Glenn Hughes Xterra Waihi 19km Report

Saturdays Xterra National Trail Champs in Waihi seen a stacked field toeing the line, with New Zealand Mountain Running rep Glenn Hughes taking line honours in wet and muddy condition’s. Below Glenn takes us through his day and how he won the Xterra Champs.

Check out our Xterra Waihi report HERE

On Saturday I got to race some of New Zealand’s best trail runners at the XTERRA NZ trail champs in Waihi including Vajin Armstrong, Chris Morrissy, James Kuegler, Nick Hirschfield, and recent Lydiard marathon winner Iain MacDonald. The race was 19km though old mining tracks and bush in Karangahaki Gorge by Waihi.

The first 4km of the course is a nice gravel path (old miners track) through bush that has 3 swing bridges and 2 narrow miners tunnels that are spaced quite evenly apart. You then ascend a gradual climb to the top of Karangahaki (520m) before descending down the other side. You then head up Karangahaki again briefly before dropping down through native bush back to the miners track and finish.

The race started fast courtesy of James and Iain, but it was Nick who lead into the first bridge followed by Vajin, Chris, myself, Iain then James. As only 5 were allowed to cross each bridge at anyone time so James had to wait, but so did Iain for some reason. They quickly caught up and then we reached the first tunnel that was dark, lumpy and wet. Due to the frequent neutral zones, the first 4km felt more like a speed session with patches of hard running as we tussled for position, followed by walking and chatter.

Iain, Vajin, and myself opened a gap at the start of the main uphill that was probably the steepest part of the course. After a few minutes we emerged out from bush onto an old access track that was slippery and overgrown, but runnable. By this time, I couldn’t see back to Vajin or Iain. Not knowing the uphill I pushed quite hard, but wanted to leave something left for the downhill where I could potentially get caught.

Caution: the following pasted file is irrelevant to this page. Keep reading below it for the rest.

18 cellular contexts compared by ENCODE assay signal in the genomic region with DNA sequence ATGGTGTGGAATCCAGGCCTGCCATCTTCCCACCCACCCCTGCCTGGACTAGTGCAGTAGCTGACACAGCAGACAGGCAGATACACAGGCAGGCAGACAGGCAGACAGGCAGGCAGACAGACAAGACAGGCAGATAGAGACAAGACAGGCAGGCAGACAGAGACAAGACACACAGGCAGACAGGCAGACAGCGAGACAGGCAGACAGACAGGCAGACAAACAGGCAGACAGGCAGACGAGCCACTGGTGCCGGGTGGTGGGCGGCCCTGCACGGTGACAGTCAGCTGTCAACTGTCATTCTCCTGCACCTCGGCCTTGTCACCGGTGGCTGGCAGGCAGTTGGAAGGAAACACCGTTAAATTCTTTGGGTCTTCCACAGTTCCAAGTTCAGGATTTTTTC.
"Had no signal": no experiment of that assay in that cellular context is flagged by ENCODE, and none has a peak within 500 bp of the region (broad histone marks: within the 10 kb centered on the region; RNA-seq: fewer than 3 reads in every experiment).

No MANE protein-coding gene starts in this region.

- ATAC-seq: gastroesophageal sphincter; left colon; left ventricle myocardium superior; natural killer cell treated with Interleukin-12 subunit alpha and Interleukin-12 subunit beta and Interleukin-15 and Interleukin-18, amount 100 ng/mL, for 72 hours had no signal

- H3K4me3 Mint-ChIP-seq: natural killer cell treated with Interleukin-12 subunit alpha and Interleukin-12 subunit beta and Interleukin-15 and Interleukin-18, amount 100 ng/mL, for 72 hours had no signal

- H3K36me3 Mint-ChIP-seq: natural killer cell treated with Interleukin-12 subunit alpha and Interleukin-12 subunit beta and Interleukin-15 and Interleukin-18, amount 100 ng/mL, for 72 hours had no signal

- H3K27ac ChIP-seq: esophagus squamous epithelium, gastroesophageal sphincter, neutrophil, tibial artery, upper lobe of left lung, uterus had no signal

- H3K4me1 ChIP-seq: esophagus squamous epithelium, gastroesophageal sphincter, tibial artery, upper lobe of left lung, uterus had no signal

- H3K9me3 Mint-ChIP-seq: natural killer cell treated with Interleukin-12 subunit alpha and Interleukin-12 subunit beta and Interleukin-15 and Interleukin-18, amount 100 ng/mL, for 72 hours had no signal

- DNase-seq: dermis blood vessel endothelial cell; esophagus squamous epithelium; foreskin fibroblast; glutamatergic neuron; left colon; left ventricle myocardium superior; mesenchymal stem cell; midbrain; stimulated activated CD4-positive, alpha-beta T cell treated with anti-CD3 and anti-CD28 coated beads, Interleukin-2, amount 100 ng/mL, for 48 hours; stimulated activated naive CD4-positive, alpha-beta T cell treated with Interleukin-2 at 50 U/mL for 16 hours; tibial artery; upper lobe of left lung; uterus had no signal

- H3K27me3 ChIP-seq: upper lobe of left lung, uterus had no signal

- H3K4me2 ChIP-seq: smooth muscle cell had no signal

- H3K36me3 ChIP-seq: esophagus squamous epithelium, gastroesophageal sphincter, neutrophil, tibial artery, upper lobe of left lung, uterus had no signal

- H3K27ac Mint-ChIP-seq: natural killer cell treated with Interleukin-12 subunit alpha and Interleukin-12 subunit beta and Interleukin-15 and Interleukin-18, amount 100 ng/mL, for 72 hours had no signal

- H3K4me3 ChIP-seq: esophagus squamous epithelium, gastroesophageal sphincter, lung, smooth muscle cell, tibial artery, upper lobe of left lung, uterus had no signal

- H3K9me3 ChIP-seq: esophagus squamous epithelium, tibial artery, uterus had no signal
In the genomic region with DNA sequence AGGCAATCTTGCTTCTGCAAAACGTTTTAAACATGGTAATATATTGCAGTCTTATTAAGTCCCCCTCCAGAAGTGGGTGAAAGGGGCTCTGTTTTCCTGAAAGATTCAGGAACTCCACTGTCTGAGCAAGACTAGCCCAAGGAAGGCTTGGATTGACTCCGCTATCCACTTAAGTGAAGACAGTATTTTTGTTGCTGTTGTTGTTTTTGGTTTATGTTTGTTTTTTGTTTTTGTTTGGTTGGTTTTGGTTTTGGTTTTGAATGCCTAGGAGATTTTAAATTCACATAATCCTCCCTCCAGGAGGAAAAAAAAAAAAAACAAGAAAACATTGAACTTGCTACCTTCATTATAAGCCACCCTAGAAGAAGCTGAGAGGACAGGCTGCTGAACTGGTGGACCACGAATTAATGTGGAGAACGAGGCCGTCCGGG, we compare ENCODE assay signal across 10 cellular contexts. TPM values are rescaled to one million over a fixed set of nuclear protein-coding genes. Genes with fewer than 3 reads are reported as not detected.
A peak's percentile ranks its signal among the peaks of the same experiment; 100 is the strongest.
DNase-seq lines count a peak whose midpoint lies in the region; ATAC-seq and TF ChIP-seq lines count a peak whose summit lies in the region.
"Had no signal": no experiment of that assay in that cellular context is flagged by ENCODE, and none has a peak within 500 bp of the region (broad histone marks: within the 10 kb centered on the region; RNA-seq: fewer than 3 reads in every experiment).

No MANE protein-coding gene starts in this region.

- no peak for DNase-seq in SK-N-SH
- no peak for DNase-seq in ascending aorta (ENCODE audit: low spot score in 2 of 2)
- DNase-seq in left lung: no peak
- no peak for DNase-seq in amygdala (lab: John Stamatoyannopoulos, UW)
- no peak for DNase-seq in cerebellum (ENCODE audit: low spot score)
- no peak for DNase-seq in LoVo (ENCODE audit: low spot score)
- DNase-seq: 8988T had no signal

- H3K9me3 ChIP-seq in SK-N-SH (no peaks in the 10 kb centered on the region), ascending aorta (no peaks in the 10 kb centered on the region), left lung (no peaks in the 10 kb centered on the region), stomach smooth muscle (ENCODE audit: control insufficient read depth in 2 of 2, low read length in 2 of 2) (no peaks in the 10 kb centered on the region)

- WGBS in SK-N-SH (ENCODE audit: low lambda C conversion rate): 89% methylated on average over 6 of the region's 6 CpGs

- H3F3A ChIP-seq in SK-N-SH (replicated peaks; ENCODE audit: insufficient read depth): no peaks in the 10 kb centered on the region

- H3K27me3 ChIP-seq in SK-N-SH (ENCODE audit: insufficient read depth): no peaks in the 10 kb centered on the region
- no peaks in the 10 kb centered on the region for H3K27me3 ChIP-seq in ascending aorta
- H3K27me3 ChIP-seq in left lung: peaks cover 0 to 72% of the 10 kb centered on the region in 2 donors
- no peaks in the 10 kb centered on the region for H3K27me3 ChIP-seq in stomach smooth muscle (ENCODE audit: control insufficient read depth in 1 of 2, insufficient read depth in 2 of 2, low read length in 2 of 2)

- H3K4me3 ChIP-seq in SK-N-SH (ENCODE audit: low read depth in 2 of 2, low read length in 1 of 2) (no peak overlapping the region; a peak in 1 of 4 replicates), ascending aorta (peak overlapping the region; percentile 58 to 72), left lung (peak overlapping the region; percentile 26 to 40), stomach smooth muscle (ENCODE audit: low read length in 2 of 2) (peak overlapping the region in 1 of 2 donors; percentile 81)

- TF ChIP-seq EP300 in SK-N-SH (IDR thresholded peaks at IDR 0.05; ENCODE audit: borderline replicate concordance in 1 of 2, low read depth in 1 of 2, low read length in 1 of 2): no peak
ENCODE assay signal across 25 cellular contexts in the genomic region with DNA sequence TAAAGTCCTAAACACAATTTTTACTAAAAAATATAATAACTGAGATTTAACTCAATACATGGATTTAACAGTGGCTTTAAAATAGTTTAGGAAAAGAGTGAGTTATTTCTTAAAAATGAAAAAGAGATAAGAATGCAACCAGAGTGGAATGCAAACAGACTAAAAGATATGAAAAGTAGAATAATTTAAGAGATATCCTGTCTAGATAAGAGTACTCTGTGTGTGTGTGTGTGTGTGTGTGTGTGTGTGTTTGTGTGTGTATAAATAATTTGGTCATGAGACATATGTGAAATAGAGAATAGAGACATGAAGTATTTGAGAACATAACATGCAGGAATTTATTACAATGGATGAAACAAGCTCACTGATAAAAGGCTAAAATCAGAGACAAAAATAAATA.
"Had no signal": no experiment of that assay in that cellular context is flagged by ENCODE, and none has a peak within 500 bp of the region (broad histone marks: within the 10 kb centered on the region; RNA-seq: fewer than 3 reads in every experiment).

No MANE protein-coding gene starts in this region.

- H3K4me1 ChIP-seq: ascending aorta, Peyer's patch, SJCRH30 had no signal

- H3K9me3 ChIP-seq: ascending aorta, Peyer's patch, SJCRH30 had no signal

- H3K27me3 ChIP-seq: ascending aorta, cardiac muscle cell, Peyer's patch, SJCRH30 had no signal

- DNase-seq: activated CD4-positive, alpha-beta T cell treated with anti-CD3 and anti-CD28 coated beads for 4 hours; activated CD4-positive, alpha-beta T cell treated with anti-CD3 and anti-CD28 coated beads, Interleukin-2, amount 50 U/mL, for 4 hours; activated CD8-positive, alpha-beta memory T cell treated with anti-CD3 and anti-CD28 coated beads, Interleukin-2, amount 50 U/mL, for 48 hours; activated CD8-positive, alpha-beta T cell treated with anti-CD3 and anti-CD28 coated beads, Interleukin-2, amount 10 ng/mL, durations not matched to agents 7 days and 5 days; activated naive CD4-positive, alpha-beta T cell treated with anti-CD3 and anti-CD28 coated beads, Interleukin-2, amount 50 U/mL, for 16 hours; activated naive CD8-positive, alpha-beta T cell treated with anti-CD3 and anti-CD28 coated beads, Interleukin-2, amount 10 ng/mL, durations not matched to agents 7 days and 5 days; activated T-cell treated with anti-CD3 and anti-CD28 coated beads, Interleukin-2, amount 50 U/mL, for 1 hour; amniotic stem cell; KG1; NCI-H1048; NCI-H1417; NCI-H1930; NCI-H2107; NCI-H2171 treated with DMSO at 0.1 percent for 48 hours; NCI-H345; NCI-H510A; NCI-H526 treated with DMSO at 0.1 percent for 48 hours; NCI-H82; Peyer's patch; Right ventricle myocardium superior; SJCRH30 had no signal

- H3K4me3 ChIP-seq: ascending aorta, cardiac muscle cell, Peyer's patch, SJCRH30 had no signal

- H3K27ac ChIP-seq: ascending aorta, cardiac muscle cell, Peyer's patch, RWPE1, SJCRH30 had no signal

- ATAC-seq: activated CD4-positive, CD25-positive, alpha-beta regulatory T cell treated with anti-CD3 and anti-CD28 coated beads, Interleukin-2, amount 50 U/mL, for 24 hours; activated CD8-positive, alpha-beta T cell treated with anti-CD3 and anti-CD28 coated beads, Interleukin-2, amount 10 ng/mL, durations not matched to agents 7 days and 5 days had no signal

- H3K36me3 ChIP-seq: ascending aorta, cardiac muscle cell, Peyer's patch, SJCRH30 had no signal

The uphill to the top of Karangahaki was quite gradual so made for a fast ascend (I got myself doing just over 5mins/km). The thick bush made the track quite dark and you had to pay attention to low hanging branches and bogs. By this time it was raining hard and we were in the clouds.

The following downhill section started out very slippery and it was case of preservation rather than aggression. I had a few close calls, but I held back enough that I didn’t fall over (yet!).

At the end of the downhill we emerged back amongst traffic who are about the start the climb (about 8km further down the track). At this time it was good to see people again after running solo for the last 30min. The hill the second time up didn’t feel hard, but being tired, I lost footing quite a few times.

The final stage of the run through a narrow technical track was probably the most enjoyable part of the course as it reminded me of Otari Bush in Wellington city on a wet day. The soft mud underfoot meant it was low impact and you could really stretch out grabbing onto whatever you could find to get around the corners. The darkness of the overgrowth meant you had to be aware of track direction and tree roots. I seemed to go fine down here, until it emerged back onto the main miners track where I wiped out on the corner smashing my right knee for about the 4th time this year. From there I limped and ran the last 800m to the finish to win by 3mins from Chris and Vajin. It sounded like others also had trouble staying upright including Iain, racing in Lunar Racers, fell over about 15 times.

James Kuegler (4th) race report

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  1. Great reports Glenn and James, always good to hear from the leading runners perspectives. I must say I find the concept of bridge limits and neutral zones’ in the tunnels strange for a ‘national championship’ , losing a championship race purely because you must wait for your opposition to cross first would be tough.

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